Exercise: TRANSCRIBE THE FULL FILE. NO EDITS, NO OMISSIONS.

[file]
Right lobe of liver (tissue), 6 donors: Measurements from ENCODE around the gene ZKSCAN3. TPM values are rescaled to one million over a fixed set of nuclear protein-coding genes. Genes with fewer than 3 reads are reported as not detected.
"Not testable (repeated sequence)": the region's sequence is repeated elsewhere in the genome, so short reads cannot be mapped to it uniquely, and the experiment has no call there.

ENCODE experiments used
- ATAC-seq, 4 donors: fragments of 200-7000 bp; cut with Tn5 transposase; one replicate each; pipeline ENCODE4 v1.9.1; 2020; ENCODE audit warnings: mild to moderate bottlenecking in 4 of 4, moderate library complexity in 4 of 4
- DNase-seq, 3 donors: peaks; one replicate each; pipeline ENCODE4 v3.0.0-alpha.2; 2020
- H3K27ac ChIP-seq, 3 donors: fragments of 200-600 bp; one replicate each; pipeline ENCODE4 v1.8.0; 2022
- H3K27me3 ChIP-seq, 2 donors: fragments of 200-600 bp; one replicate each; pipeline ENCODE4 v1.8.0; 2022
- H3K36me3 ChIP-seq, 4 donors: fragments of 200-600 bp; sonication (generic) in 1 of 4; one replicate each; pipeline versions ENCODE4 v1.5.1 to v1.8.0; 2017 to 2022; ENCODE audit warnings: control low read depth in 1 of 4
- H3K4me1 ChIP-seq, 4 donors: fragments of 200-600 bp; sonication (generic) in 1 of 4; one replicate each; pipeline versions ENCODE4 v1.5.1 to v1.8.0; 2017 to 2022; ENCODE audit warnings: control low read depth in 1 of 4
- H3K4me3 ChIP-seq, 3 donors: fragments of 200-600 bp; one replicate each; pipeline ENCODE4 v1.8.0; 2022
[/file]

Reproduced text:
Right lobe of liver (tissue), 6 donors: Measurements from ENCODE around the gene ZKSCAN3. TPM values are rescaled to one million over a fixed set of nuclear protein-coding genes. Genes with fewer than 3 reads are reported as not detected.
"Not testable (repeated sequence)": the region's sequence is repeated elsewhere in the genome, so short reads cannot be mapped to it uniquely, and the experiment has no call there.

ENCODE experiments used
- ATAC-seq, 4 donors: fragments of 200-7000 bp; cut with Tn5 transposase; one replicate each; pipeline ENCODE4 v1.9.1; 2020; ENCODE audit warnings: mild to moderate bottlenecking in 4 of 4, moderate library complexity in 4 of 4
- DNase-seq, 3 donors: peaks; one replicate each; pipeline ENCODE4 v3.0.0-alpha.2; 2020
- H3K27ac ChIP-seq, 3 donors: fragments of 200-600 bp; one replicate each; pipeline ENCODE4 v1.8.0; 2022
- H3K27me3 ChIP-seq, 2 donors: fragments of 200-600 bp; one replicate each; pipeline ENCODE4 v1.8.0; 2022
- H3K36me3 ChIP-seq, 4 donors: fragments of 200-600 bp; sonication (generic) in 1 of 4; one replicate each; pipeline versions ENCODE4 v1.5.1 to v1.8.0; 2017 to 2022; ENCODE audit warnings: control low read depth in 1 of 4
- H3K4me1 ChIP-seq, 4 donors: fragments of 200-600 bp; sonication (generic) in 1 of 4; one replicate each; pipeline versions ENCODE4 v1.5.1 to v1.8.0; 2017 to 2022; ENCODE audit warnings: control low read depth in 1 of 4
- H3K4me3 ChIP-seq, 3 donors: fragments of 200-600 bp; one replicate each; pipeline ENCODE4 v1.8.0; 2022